Last updated on December 30th, 2019 at 09:28 am
We, Khairallah Advocates & Legal Consultants represented a Client (Purchaser) in real estate dispute against one of the leading property Developers in Dubai. The dispute arises from an agreement concerning the sale of a property unit in Dubai entered into in 2008.
Estimated completion date for the property was December 2009 which may be extended for a period not exceeding twelve (12) months. The property was not completed by the original Completion Date. Beyond this, the facts were heavily contested.
The Developer raised jurisdictional objections and claimed that person who signed the SPA on behalf of the Developer had no authority to agree on arbitration hence case must be rejected. The Developer referred to articles from the UAE Companies Law stating that an arbitration agreement must be “expressly granted” by the company’s Articles of Association or objectives. In case of a Limited Liability Company, there are only three ways in which an individual can validly bind the company to arbitration: (i) it is expressly permitted in the Articles of Association (ii) or the company’s objectives; and/or (iii) the General Manager either enters into the arbitration agreement himself or expressly authorizes another individual to do so.
As none of these scenarios came to pass, the Developer asserted that person who signed had no authority to agree to arbitration and submitted witness statement to support their claim.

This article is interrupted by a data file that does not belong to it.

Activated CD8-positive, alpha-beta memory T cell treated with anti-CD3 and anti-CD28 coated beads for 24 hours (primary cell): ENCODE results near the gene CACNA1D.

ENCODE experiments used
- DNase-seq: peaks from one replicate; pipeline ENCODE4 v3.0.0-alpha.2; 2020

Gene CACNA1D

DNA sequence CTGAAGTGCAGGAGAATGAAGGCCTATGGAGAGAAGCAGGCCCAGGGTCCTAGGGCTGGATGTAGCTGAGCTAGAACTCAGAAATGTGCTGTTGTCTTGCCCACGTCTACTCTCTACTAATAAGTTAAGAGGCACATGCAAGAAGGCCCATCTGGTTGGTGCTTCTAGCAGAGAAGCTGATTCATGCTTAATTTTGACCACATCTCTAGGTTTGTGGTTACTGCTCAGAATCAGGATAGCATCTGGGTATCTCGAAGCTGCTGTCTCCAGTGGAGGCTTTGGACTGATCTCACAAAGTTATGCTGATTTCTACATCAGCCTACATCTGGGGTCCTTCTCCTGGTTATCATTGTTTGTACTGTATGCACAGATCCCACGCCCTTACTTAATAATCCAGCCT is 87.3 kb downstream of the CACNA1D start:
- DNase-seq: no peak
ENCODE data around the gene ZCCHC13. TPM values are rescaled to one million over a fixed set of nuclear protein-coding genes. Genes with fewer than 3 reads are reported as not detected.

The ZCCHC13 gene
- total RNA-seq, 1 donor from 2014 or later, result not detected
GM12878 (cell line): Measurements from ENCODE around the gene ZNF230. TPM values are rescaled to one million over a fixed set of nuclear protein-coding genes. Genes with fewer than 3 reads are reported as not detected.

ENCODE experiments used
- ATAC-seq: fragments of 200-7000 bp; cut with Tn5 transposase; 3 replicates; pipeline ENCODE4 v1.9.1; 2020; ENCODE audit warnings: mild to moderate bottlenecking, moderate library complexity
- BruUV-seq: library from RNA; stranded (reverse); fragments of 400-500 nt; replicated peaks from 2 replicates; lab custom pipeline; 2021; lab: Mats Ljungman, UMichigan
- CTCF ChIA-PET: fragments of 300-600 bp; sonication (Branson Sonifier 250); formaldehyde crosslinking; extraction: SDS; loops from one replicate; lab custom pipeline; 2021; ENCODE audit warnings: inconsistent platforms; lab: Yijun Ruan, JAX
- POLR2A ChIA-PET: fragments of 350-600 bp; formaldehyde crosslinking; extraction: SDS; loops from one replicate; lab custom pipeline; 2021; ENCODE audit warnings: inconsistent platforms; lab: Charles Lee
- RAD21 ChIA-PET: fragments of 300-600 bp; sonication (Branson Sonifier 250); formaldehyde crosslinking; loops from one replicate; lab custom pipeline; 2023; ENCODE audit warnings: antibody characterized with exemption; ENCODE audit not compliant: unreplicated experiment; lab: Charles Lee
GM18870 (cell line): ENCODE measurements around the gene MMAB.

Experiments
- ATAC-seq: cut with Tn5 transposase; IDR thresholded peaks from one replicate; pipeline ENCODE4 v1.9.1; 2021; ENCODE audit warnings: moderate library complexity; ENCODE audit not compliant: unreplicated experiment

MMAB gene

We firmly challenged above to prove that person who signed the SPA had authority and capacity to agree to all the terms therein, including the arbitration clause and relied on principles of good faith, implied and apparent authority and argued that signatory’s authority can be ratified at a later time.
The Tribunal accepted our arguments and rejected jurisdictional objections raised by the Developer confirming jurisdiction to hear and adjudicate this case. On merits of the case the Developer stated that the Purchaser defaulted since December 2008 when the third instalment of the property was due and relied on Article 247 of the UAE Civil Code to highlight there position to suspend performance of its obligations to carry out the construction of the property and deliver the property by the Completion Date for as long as the Purchaser remained in breach and also challenged that the Purchaser had no right to serve Termination Notice as he was in payment default and property was completed.
The Developer claimed that they served three notices to the Purchaser on 25 May 2009 to extend completion date to June 2010, notice in July 2011 to extend completion date to March 2012 and Property Completion Notice in June 2014.
We challenged authenticity of documents submitted by the Developer and based our claim as per UAE Civil Code particularly Article 272 which states that: 1. In bilateral contracts, if one of the parties does not perform his contractual obligations, the other party may, after serving a formal notification to the debtor, demand the performance of the contract or its rescission. 2. The judge may order the debtor immediate performance of the contract or grant him specified additional time, as he may order rescission with damages, in any case, if deemed justified.
We supported our arguments with principles from Dubai Court of Cessation. Taking our arguments into consideration, the Tribunal ordered the termination of the SPA.
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